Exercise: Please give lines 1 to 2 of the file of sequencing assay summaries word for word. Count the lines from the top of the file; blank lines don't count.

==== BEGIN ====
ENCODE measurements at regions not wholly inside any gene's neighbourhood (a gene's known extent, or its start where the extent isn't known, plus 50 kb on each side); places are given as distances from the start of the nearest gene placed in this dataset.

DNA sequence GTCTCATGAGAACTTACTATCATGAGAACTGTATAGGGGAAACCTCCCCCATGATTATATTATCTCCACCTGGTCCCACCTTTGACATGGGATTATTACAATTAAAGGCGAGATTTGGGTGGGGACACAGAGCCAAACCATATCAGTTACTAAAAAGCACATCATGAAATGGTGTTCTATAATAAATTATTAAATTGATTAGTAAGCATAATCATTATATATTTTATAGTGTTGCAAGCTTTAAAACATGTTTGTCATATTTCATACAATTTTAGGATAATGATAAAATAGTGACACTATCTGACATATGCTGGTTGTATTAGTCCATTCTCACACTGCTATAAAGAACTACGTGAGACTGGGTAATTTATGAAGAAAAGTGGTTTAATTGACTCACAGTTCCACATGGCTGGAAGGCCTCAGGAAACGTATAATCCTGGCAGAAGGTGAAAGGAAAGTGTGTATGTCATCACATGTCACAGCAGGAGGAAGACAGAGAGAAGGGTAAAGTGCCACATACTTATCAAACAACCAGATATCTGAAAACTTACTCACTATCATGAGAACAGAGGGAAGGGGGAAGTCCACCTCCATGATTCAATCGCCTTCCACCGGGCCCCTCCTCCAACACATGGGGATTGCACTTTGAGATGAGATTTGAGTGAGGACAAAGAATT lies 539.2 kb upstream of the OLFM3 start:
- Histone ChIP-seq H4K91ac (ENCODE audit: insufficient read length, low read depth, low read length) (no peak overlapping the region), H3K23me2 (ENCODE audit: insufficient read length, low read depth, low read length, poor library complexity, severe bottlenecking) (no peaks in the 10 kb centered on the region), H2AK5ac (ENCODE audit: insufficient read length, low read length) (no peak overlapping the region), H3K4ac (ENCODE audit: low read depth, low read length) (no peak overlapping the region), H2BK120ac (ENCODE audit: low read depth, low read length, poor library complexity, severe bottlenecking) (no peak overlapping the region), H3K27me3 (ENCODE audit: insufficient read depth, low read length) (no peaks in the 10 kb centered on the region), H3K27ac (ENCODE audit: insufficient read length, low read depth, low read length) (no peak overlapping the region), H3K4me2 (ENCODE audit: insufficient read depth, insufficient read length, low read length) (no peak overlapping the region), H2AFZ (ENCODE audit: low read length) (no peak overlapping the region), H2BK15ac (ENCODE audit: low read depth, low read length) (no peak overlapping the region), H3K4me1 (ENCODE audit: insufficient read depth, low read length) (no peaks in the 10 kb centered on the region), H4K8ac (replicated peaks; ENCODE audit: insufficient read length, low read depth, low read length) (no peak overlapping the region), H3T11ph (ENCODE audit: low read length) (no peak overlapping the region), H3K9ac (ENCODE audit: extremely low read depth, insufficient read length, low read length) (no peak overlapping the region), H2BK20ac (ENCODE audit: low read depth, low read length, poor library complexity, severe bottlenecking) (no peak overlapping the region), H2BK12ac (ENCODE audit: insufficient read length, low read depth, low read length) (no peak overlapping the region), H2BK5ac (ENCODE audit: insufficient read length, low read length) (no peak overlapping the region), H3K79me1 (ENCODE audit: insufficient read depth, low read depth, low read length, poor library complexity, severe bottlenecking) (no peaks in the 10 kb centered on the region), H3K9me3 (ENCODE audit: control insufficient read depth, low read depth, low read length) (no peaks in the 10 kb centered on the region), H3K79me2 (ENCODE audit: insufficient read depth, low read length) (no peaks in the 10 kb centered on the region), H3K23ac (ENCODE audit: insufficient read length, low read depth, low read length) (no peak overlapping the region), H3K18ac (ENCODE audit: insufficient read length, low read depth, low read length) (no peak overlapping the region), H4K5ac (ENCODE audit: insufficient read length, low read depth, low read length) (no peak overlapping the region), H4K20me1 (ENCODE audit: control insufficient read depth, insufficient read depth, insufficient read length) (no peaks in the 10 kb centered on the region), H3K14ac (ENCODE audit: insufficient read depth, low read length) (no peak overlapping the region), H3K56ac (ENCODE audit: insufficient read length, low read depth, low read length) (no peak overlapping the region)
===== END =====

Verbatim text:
ENCODE measurements at regions not wholly inside any gene's neighbourhood (a gene's known extent, or its start where the extent isn't known, plus 50 kb on each side); places are given as distances from the start of the nearest gene placed in this dataset.

DNA sequence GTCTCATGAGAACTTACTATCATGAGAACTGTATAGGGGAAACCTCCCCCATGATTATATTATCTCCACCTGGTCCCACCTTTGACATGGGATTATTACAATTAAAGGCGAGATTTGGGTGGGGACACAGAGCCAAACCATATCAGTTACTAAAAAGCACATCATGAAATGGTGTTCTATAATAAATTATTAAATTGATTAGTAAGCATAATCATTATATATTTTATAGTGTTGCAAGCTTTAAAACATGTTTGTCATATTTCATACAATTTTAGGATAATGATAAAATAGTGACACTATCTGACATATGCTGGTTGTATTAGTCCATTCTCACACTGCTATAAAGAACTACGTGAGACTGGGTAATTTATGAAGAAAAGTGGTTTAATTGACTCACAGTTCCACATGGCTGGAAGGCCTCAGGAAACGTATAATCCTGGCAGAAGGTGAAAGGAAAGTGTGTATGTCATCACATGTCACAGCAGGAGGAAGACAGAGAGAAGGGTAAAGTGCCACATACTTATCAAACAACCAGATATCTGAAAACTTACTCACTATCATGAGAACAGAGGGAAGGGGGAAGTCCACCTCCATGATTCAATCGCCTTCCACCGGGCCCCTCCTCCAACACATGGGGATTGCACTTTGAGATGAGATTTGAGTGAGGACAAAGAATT lies 539.2 kb upstream of the OLFM3 start: